What are Hackberry Psyllids?

Hackberry psyllids are tiny, jumping plant lice (family Psyllidae) that infest hackberry trees. Several species of psyllids infest hackberry. The most common is Pachypsylla celtidismamma. They resemble miniature cicadas (about 1/6 inch long) and are a dark, mottled-gray color

Hackberry psyllids are often called hackberry nipplegall makers because nipple-shaped galls about 3/16 inch wide and 1/4 inch high develop on the underside of infested leaves (Figure 2). The gall, an abnormal plant growth on leaves or stems, results from complex chemical interactions between developing insects and plant tissues. As a gall develops, it becomes a “house” where the immature insect resides. Most infested leaves contain several galls, and host trees apparently do not suffer seriously, although galls are normally considered unsightly.

Are you suffering from an infestation by Hackberry psyllids, learn how to get rid of them.

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What are Squash Bugs?

Does your vegetable garden include squash, pumpkins, or cucumber? Then, you should beware of squash bugs. These garden pests are known to attack the leaves of these plants, leaving the plants wilted or stunted and eventually dead, especially if the plants are still in their young stage. Squash bugs are best controlled by incorporating different pest control methods, including the use of insecticides.

How to Identify Squash Bugs

Squash bugs are large bugs that are gray-black in color. They measure about 1/3 of an inch and have piercing mouthparts they use to suck the sap from plant tissues. Adult squash bugs have wings that have brown or orange stripes on the cover. These pests are normally seen crawling along the stems and leaves of the plants.

On the other hand, squash bug nymphs are in much smaller size, measuring about a few centimeters only. They have bodies with light gray color and small black legs that they use in crawling across plants. Wings are developed only when they are in their adult stage. Additionally, nymphs in their very early stage are green in color, which gradually darken to a brownish-grey as they mature.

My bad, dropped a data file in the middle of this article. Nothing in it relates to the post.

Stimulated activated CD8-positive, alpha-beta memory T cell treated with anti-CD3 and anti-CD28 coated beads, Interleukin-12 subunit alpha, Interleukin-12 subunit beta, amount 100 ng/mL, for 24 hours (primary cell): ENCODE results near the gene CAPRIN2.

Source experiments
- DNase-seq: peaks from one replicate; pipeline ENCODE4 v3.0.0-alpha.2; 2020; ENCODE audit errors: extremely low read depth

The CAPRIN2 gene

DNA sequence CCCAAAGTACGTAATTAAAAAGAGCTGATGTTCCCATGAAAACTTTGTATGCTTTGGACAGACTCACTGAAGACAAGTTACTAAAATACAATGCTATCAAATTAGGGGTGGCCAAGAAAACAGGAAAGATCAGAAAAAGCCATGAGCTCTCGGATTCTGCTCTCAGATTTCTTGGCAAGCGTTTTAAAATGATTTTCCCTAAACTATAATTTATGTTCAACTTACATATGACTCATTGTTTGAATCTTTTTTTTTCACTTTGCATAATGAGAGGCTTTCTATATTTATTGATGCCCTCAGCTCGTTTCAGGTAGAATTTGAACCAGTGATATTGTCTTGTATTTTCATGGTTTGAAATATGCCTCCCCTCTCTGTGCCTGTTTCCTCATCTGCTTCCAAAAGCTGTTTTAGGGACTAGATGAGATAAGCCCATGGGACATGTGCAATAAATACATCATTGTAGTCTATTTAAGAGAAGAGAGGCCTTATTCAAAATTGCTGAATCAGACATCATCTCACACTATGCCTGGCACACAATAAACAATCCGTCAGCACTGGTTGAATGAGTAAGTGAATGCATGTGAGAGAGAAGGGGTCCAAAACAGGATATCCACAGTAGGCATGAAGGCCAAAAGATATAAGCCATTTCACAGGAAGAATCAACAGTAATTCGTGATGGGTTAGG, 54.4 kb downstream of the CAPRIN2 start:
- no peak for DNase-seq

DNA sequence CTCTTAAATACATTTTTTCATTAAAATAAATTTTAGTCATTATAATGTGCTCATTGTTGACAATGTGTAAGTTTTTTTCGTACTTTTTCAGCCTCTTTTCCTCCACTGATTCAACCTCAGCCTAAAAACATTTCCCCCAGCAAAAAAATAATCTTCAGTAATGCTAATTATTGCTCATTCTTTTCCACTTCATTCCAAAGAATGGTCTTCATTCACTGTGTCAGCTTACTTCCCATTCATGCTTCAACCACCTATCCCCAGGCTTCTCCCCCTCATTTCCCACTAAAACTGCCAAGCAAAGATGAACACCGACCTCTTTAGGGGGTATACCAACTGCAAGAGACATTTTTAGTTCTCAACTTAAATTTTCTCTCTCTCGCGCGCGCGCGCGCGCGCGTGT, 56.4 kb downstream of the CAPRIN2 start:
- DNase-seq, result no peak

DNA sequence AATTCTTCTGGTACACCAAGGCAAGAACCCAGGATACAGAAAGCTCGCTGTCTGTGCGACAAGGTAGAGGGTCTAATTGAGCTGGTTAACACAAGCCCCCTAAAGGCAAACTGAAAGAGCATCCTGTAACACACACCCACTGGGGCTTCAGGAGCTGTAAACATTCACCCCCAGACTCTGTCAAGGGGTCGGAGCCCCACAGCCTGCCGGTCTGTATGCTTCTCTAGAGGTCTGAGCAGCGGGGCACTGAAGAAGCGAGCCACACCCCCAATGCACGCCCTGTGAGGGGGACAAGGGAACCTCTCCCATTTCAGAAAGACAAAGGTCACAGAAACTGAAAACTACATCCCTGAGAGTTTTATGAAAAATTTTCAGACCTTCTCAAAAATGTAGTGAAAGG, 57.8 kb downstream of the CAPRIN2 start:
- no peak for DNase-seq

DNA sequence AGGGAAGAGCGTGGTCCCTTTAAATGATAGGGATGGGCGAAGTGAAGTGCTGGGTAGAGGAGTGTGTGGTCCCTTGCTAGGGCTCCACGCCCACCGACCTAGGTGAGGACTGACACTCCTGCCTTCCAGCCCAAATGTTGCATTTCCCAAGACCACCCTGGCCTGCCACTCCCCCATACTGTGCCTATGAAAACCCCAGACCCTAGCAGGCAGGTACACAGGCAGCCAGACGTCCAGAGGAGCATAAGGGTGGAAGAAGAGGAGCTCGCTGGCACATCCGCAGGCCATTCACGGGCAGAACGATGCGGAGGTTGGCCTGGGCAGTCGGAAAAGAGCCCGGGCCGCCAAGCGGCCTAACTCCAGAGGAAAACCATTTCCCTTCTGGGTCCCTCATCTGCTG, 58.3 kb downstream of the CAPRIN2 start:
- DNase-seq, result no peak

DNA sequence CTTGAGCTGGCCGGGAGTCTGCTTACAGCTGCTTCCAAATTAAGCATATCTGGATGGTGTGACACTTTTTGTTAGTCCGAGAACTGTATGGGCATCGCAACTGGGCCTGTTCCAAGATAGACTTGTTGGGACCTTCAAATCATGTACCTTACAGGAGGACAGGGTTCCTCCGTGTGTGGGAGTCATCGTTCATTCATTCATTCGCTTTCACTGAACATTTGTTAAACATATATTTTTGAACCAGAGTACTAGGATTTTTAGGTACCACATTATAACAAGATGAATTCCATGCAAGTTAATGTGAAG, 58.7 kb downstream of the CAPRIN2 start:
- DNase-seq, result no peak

A squash bug egg measures about 1/16 of an inch and is bronze in color. The eggs are most often found in clusters of 20 or more lying on the underside of the leaves of the plant they’re infesting.

The Life Cycle of Squash Bugs

Just like many other garden pests, the life cycle of a squash bug includes a period of overwintering. During this period, an adult squash bug finds cover under rocks, plant debris, or other forms of shelter during the winter season. Come springtime, the squash bugs will emerge. At this point, they will now search for food and mates. When mating has been successful, the female squash bugs will lay their eggs on the underside of the leaves of squash, melon, or pumpkin plants.

The eggs of a squash bug don’t take too long to develop. In just about 10 days, clusters of eggs will hatch, releasing tiny nymphs. The nymphs will further develop and for about 4 to 6 weeks, they’ll be on their adult stage. Each year, there are numerous new generations of squash bugs that cause a serious infestation in one’s vegetable garden.

Signs of Squash Bug Infestation

The most evident sign of a squash bug infestation is the sight of the bugs themselves, be it eggs, nymphs or adults. They can be easily seen when you thoroughly examine the leaves, stems, and base of your plants. Other signs of infestation that you should look out for include:

  • Yellow Vine Decline Disease: Some squash bugs can cause the yellow vine decline disease. When a bacteria-carrier squash bug sucks through the plant tissues with their mouthparts, the disease can easily be transferred. The yellow vine decline disease can lead to yellowing or wilting of the leaves or worse, death.
  • Wilting Leaves: When squash bugs suck sap from the plant’s tissue, they affect the nutrient supply of the plants. Young and weak plants will wilt.
  • Stunted Plants: If you observe your vegetable plants particularly pumpkins, melons, or squash crops have a slow growth rate than the normal, it is recommended to inspect the plants as they can be infested.

 Removal and Preventative Procedures of Squash Bugs

To best control an infestation, early detection is a must. For squash bug infestation, it will be easier to eradicate those who are still in their young stages than adult counterparts. To get rid of squash bugs, follow the methods below:

  • Keep plants properly nourished and fertilized. Healthy plants are less likely to be harmed seriously from squash bug infestation.
  • Crush eggs attached to the underside of leaves: If you see squash bug eggs on the underside of the leaves of your pumpkin, squash or melon crops, make sure to not just remove them but crush them as well to prevent nymphs from hatching.
  • Spray nymphs and adults with soapy water: One effective method in getting rid of squash bugs is by spraying soapy water. Additionally, this method is not hazardous, as it does not contain harmful chemicals.

 Instore or Chemical Removal 

There are insecticides you can easily purchase both from gardening stores and online for the treatment of squash bug infestation. This method is best implemented with the help of a pest control professional